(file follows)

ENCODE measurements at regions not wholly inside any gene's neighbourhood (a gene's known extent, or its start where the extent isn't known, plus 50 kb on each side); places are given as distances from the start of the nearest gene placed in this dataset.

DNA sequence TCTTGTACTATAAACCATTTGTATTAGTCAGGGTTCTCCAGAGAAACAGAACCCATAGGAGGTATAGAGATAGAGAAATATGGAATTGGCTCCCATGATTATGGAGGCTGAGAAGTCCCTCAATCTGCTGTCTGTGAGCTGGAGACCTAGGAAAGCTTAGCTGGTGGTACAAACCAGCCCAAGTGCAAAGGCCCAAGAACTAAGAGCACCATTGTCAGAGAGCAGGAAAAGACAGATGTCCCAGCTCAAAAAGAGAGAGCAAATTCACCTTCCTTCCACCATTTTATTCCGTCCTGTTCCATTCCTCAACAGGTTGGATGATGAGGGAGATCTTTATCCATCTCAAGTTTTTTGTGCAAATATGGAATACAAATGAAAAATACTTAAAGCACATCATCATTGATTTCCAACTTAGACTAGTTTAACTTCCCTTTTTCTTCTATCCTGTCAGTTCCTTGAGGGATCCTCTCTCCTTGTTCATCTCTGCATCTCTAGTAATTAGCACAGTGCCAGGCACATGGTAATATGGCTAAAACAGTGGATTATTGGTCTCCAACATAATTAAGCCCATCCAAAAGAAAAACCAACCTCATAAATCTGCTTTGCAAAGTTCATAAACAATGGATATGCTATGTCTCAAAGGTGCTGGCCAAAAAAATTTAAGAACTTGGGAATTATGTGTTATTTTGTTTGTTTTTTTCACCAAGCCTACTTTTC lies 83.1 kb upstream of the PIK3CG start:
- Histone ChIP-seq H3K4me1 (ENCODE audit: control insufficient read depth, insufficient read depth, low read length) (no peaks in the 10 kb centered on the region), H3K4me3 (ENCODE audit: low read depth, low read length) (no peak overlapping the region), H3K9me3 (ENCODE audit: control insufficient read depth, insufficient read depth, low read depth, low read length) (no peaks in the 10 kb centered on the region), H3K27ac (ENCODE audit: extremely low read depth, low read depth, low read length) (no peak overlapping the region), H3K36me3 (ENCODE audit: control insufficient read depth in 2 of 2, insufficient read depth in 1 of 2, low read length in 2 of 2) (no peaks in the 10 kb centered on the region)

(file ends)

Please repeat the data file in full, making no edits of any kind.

ENCODE measurements at regions not wholly inside any gene's neighbourhood (a gene's known extent, or its start where the extent isn't known, plus 50 kb on each side); places are given as distances from the start of the nearest gene placed in this dataset.

DNA sequence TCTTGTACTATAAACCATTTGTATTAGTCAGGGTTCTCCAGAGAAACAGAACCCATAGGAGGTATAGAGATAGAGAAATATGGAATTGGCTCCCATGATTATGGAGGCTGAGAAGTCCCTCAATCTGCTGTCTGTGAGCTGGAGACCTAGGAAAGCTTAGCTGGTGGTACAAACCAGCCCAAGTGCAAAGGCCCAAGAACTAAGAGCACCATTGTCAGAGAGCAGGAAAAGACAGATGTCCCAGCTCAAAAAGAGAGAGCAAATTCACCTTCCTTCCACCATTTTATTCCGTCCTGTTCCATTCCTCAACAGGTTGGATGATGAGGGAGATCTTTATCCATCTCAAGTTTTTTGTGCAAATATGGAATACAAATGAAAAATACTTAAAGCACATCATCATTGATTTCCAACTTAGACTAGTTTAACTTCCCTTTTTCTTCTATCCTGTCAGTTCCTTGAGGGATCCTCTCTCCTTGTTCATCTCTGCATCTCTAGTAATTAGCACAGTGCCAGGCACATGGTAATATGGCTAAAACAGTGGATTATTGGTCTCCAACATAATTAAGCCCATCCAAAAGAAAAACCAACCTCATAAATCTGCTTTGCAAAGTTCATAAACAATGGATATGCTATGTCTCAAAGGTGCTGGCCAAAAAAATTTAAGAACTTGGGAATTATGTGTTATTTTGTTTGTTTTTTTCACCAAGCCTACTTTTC lies 83.1 kb upstream of the PIK3CG start:
- Histone ChIP-seq H3K4me1 (ENCODE audit: control insufficient read depth, insufficient read depth, low read length) (no peaks in the 10 kb centered on the region), H3K4me3 (ENCODE audit: low read depth, low read length) (no peak overlapping the region), H3K9me3 (ENCODE audit: control insufficient read depth, insufficient read depth, low read depth, low read length) (no peaks in the 10 kb centered on the region), H3K27ac (ENCODE audit: extremely low read depth, low read depth, low read length) (no peak overlapping the region), H3K36me3 (ENCODE audit: control insufficient read depth in 2 of 2, insufficient read depth in 1 of 2, low read length in 2 of 2) (no peaks in the 10 kb centered on the region)